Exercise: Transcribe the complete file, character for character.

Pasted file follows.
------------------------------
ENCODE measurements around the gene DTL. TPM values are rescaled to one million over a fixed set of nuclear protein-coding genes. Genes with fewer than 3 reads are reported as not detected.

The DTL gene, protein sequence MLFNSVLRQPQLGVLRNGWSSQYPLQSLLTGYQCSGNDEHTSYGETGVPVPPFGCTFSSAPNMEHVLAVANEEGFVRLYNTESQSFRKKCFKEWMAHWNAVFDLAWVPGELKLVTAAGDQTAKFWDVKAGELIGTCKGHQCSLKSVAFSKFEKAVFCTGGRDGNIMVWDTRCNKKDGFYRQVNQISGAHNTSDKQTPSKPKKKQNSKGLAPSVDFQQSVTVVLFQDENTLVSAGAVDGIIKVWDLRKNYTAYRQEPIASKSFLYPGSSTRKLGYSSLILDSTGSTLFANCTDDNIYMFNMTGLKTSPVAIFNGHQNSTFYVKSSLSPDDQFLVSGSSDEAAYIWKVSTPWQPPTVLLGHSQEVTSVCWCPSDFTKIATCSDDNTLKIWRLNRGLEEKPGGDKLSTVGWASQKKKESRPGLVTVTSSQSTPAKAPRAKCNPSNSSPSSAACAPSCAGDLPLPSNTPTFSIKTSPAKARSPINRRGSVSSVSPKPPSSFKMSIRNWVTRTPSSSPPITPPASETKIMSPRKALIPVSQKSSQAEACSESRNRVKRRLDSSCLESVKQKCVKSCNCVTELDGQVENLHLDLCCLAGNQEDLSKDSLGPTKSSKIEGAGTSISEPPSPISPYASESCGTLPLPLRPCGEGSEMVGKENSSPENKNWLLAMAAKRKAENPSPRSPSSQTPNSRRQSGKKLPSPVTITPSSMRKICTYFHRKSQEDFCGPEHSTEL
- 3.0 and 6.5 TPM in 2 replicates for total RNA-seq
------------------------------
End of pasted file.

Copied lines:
ENCODE measurements around the gene DTL. TPM values are rescaled to one million over a fixed set of nuclear protein-coding genes. Genes with fewer than 3 reads are reported as not detected.

The DTL gene, protein sequence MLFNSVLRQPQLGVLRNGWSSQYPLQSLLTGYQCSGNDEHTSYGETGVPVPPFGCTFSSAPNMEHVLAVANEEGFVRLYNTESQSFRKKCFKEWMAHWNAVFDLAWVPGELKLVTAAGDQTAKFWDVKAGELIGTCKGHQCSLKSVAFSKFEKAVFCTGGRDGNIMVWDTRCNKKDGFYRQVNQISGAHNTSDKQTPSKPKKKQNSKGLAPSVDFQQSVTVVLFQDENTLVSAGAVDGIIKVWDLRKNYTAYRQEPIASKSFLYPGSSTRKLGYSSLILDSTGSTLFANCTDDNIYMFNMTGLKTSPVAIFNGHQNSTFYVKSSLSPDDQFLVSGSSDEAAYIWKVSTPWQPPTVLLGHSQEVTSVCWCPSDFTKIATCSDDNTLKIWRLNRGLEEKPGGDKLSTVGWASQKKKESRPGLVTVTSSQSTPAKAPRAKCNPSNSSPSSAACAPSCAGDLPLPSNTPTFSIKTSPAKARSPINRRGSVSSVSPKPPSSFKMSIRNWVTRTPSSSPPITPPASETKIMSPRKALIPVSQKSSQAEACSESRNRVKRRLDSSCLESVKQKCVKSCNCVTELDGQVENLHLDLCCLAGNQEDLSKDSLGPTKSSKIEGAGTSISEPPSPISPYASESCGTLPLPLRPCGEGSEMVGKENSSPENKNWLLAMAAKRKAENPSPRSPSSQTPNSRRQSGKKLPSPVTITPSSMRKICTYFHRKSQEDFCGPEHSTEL
- 3.0 and 6.5 TPM in 2 replicates for total RNA-seq